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The Old Wives' Tale

II.7. Bricks And Mortar
I
In the summer of that year the occurrence of a white rash of posters on
hoardings and on certain houses and shops, was symptomatic of organic change
in the town. The posters were iterations of a mysterious announcement and
summons, which began with the august words: "By Order of the Trustees of the
late William Clews Mericarp, Esq." Mericarp had been a considerable owner of
property in Bursley. After a prolonged residence at Southport, he had died, at the
age of eighty-two, leaving his property behind. For sixty years he had been a
name, not a figure; and the news of his death, which was assuredly an event,
incited the burgesses to gossip, for they had come to regard him as one of the
invisible immortals. Constance was shocked, though she had never seen
Mericarp. ("Everybody dies nowadays!" she thought.) He owned the Baines-
Povey shop, and also Mr. Critchlow's shop. Constance knew not how often her
father and, later, her husband, had renewed the lease of those premises that
were now hers; but from her earliest recollections rose a vague memory of her
father talking to her mother about 'Mericarp's rent,' which was and always had
been a hundred a year. Mericarp had earned the reputation of being 'a good
landlord.' Constance said sadly: "We shall never have another as good!" When a
lawyer's clerk called and asked her to permit the exhibition of a poster in each of
her shop-windows, she had misgivings for the future; she was worried; she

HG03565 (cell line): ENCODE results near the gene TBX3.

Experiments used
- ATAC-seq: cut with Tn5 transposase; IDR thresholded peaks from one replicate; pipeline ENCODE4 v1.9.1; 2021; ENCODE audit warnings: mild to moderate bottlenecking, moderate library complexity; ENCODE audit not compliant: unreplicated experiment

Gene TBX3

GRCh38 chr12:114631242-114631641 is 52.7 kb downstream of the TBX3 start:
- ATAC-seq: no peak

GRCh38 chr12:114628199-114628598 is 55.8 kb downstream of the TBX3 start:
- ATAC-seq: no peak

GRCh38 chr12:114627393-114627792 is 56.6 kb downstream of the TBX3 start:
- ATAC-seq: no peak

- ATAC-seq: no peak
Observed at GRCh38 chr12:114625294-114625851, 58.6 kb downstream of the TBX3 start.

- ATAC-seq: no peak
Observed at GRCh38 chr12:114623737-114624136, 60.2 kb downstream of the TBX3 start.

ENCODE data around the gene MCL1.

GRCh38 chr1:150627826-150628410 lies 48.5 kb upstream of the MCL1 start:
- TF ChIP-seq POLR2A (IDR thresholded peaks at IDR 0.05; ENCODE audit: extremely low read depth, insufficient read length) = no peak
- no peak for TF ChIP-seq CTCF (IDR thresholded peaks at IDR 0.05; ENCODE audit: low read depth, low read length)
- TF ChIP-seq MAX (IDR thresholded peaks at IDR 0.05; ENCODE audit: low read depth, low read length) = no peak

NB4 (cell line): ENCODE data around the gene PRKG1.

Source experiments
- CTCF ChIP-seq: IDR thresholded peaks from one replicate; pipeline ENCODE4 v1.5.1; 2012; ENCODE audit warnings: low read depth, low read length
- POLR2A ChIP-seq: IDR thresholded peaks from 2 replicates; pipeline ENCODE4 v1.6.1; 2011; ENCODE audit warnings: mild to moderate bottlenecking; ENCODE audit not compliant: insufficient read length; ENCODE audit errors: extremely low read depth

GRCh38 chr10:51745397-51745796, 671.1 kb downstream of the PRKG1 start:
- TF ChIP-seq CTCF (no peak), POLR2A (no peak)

decided that she would determine the lease next year, so as to be on the safe
side; but immediately afterwards she decided that she could decide nothing.
The posters continued: "To be sold by auction, at the Tiger Hotel at six-thirty for
seven o'clock precisely." What six-thirty had to do with seven o'clock precisely no
one knew. Then, after stating the name and credentials of the auctioneer, the
posters at length arrived at the objects to be sold: "All those freehold messuages
and shops and copyhold tenements namely." Houses were never sold by auction
in Bursley. At moments of auction burgesses were reminded that the erections
they lived in were not houses, as they had falsely supposed, but messuages.
Having got as far as 'namely' the posters ruled a line and began afresh: "Lot I. All
that extensive and commodious shop and messuage with the offices and
appurtenances thereto belonging situate and being No. 4 St. Luke's Square in
the parish of Bursley in the County of Stafford and at present in the occupation of
Mrs. Constance Povey widow under a lease expiring in September 1889." Thus
clearly asserting that all Constance's shop was for sale, its whole entirety, and
not a fraction or slice of it merely, the posters proceeded: "Lot 2. All that
extensive and commodious shop and messuage with the offices and
appurtenances thereto belonging situate and being No. 3 St. Luke's Square in
the parish of Bursley in the County of Stafford and at present in the occupation of
Charles Critchlow chemist under an agreement for a yearly tenancy." The
catalogue ran to fourteen lots. The posters, lest any one should foolishly imagine
that a non-legal intellect could have achieved such explicit and comprehensive
clarity of statement, were signed by a powerful firm of solicitors in Hanbridge.
Happily in the Five Towns there were no metaphysicians; otherwise the firm
 
 
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